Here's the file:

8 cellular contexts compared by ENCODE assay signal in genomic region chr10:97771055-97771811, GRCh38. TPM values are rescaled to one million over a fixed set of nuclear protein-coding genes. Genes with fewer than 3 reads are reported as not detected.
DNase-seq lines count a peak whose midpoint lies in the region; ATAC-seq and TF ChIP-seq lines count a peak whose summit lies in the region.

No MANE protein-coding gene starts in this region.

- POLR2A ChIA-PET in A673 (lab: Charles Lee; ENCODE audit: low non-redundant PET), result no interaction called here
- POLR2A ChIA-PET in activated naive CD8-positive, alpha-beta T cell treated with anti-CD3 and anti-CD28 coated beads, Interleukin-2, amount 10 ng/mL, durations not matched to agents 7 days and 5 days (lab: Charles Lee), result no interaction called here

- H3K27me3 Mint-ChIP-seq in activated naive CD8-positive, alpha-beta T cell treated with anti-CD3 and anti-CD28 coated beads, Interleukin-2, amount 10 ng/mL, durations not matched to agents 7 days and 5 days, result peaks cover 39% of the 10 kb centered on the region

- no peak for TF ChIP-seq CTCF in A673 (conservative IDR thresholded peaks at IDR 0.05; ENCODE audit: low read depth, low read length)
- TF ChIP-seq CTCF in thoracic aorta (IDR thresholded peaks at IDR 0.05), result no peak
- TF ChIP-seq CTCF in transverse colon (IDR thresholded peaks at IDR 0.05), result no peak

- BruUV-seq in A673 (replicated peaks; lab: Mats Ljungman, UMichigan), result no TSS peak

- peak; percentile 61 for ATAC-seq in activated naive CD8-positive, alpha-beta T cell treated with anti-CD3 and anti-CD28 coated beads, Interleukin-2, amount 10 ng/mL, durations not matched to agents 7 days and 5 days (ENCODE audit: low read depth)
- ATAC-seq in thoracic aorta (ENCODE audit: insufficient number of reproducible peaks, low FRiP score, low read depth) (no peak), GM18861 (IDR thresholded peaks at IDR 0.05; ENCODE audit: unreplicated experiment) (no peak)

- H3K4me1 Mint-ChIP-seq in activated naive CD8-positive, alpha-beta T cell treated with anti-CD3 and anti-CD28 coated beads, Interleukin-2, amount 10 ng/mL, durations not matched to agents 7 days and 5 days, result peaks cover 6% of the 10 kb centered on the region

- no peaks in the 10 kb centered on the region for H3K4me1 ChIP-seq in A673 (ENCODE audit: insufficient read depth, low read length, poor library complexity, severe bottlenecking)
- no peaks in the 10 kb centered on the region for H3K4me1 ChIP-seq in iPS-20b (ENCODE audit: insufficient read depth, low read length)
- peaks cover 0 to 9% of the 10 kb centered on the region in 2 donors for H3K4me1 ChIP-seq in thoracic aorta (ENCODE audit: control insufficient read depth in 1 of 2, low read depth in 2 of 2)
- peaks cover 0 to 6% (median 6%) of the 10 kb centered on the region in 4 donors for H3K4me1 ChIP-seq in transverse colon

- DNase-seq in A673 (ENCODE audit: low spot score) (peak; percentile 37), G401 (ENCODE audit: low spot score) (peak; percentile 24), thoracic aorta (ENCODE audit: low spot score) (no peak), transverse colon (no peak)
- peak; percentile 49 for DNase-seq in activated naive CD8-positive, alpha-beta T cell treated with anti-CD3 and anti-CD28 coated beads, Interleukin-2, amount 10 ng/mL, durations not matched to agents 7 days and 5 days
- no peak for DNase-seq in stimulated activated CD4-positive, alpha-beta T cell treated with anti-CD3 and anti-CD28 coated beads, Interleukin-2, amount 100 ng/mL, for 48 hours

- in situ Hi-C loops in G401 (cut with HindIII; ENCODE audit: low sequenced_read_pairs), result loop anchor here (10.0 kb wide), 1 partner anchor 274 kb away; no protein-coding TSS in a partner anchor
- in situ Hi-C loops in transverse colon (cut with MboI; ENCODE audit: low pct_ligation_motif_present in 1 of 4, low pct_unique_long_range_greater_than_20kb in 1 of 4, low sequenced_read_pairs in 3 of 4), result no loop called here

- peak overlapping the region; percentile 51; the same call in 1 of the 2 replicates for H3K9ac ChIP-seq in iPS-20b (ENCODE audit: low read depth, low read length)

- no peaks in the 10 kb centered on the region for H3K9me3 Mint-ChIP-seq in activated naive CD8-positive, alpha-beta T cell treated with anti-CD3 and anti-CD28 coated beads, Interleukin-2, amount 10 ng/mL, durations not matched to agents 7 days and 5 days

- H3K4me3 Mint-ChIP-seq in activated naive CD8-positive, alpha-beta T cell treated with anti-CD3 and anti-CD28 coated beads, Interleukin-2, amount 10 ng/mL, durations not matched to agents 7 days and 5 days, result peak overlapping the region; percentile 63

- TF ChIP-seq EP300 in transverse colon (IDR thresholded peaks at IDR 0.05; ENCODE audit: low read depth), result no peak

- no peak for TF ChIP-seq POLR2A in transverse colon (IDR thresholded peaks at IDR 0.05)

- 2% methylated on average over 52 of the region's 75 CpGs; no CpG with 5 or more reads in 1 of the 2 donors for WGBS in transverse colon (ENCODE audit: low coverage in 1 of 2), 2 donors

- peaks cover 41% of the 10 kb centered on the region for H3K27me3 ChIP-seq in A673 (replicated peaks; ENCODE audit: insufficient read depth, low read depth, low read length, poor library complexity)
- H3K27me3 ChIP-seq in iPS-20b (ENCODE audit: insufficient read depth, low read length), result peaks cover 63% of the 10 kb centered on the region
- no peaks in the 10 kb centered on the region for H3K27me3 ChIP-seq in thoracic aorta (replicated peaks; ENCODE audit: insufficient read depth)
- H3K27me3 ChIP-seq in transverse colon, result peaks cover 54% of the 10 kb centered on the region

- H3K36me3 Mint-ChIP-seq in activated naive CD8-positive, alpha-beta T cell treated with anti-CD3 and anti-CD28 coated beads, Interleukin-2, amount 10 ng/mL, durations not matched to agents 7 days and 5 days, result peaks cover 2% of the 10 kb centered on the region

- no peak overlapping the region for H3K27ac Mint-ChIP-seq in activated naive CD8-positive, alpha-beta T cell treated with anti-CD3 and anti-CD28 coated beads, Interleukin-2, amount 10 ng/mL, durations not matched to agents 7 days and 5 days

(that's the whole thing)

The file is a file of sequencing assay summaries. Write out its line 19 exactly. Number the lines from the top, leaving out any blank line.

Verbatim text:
- peak; percentile 49 for DNase-seq in activated naive CD8-positive, alpha-beta T cell treated with anti-CD3 and anti-CD28 coated beads, Interleukin-2, amount 10 ng/mL, durations not matched to agents 7 days and 5 days